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Can the Warsaw Stock Exchange be a regional leader? Only if it breaks free from the government, proponents say.
Warsaw’s steady growth and conservative approach is in stark contrast to the experience of other exchanges in the neighborhood. When Prague launched its exchange it had more than 1,600 listings and a very loose regulatory structure. After numerous scandals, corporate failures and an ill-begotten privatization of state assets, the Prague exchange now has only 13 listings.
“We took a textbook approach, and were very orthodox. We decided from the beginning that we wouldn’t try to create new methods, but instead relied on tried and tested solutions that existed in other markets,” says Rozlucki.
Anchored to the largest economy in central Europe, the WSE has become the biggest exchange in the region, recently passing Vienna, which, significantly, was not invited to take part in Warsaw’s privatization.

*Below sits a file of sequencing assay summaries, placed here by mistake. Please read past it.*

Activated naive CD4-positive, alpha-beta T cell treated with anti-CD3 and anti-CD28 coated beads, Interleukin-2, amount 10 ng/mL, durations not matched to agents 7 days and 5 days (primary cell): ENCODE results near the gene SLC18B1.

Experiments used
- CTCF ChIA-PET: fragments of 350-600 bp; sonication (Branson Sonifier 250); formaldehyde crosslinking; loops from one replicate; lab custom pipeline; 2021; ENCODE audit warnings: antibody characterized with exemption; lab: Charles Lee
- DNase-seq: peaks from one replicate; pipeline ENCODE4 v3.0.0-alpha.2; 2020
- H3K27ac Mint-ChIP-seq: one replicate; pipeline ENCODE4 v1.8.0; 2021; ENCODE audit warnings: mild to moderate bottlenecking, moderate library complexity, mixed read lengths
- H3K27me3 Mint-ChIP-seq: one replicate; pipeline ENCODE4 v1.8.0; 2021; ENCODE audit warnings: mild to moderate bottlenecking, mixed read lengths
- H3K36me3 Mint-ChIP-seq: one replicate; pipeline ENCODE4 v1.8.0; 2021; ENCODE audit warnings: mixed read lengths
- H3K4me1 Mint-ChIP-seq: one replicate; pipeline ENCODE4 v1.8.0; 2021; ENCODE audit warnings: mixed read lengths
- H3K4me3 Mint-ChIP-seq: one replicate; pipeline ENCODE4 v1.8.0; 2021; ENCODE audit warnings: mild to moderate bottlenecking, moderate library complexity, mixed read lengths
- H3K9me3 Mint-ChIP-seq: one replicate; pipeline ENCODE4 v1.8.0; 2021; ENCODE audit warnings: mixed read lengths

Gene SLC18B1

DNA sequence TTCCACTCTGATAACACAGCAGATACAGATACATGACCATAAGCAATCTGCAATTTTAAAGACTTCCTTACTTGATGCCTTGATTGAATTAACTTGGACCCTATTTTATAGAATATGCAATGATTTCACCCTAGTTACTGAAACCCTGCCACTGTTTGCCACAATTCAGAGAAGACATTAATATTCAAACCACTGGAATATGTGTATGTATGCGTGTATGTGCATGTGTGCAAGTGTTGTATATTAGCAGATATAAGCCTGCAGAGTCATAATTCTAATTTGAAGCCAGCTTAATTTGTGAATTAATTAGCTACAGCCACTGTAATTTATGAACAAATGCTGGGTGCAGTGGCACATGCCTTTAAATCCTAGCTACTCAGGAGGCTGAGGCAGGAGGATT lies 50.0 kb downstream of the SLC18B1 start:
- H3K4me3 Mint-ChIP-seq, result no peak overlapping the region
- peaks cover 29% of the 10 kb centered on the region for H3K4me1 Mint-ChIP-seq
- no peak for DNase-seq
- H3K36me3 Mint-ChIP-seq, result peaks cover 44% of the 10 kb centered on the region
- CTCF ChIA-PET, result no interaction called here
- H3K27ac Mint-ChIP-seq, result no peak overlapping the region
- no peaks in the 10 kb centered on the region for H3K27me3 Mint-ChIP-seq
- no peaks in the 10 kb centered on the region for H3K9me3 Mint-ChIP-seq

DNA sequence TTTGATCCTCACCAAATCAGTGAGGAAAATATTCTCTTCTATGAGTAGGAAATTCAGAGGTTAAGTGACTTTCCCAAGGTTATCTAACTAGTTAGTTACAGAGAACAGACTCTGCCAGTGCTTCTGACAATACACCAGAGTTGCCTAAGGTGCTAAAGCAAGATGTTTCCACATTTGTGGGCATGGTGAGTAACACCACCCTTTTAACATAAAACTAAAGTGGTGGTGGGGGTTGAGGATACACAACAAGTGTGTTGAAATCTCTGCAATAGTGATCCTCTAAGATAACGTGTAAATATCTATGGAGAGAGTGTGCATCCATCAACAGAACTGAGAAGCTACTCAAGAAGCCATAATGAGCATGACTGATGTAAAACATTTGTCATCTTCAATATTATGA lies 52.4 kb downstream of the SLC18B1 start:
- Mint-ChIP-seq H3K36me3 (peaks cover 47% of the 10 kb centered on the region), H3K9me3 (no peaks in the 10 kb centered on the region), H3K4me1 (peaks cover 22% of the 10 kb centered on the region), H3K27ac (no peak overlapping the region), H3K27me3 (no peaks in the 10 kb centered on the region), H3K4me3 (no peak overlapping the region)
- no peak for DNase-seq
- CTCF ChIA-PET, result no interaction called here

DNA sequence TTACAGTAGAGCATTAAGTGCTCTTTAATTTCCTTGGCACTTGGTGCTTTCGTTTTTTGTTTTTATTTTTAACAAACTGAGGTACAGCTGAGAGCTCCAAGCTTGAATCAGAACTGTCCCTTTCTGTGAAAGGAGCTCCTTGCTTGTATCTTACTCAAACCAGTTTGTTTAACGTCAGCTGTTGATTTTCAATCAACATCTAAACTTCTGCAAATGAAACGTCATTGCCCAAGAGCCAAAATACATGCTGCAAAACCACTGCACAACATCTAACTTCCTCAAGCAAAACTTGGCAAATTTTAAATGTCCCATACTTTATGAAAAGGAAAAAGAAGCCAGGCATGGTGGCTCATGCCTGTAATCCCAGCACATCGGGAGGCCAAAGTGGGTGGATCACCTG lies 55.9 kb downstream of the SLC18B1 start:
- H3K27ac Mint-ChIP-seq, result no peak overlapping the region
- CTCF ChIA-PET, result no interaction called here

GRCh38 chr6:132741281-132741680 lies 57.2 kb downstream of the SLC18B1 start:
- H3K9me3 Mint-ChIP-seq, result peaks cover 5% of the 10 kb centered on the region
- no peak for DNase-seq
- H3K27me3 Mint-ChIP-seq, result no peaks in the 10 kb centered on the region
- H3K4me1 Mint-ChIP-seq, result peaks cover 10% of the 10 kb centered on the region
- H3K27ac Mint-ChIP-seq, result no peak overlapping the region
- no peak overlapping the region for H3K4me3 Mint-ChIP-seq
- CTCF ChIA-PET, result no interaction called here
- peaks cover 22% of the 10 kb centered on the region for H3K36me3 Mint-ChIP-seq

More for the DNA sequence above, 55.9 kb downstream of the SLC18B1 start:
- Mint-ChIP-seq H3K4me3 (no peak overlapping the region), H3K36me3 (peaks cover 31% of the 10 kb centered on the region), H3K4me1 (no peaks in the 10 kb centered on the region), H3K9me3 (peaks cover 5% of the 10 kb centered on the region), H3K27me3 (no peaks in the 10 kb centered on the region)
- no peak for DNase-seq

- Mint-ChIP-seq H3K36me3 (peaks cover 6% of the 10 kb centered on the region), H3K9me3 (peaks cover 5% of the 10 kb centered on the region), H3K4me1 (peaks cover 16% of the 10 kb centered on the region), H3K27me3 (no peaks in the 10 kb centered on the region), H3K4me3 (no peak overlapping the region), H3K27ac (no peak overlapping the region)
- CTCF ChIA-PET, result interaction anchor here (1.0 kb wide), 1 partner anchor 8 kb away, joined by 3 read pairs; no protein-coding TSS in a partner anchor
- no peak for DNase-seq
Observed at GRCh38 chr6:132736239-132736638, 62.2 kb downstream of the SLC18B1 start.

“I don’t quite see where Vienna gets its enormous certainty in saying it wants to take part in the WSE privatisation,” said Sobolewski, who calls the Austrian demand to be included “arrogant."
Warsaw has been hit hard by the global downturn, but in the last three months it has bounced back strongly, in line with other recovering markets. However, there is a growing sense that without a more powerful partner, the WSE will be unable to continue growing if it is confined only to Poland.
Attempts to get companies from countries like Ukraine and Estonia to list on the WSE have floundered because of the crisis, and Sobolewski complains that the average size of companies on his exchange is too small to interest really big investors.
Sobolewski hopes that the answer lies in tying up with a larger exchange, which will have to make a commitment to encourage the WSE to keep growing.
“We want the WSE to be part of an international network of investors, dealers and companies,” he says. “We expect the eventual investor to continue the strategy of building a financial center in Warsaw.”
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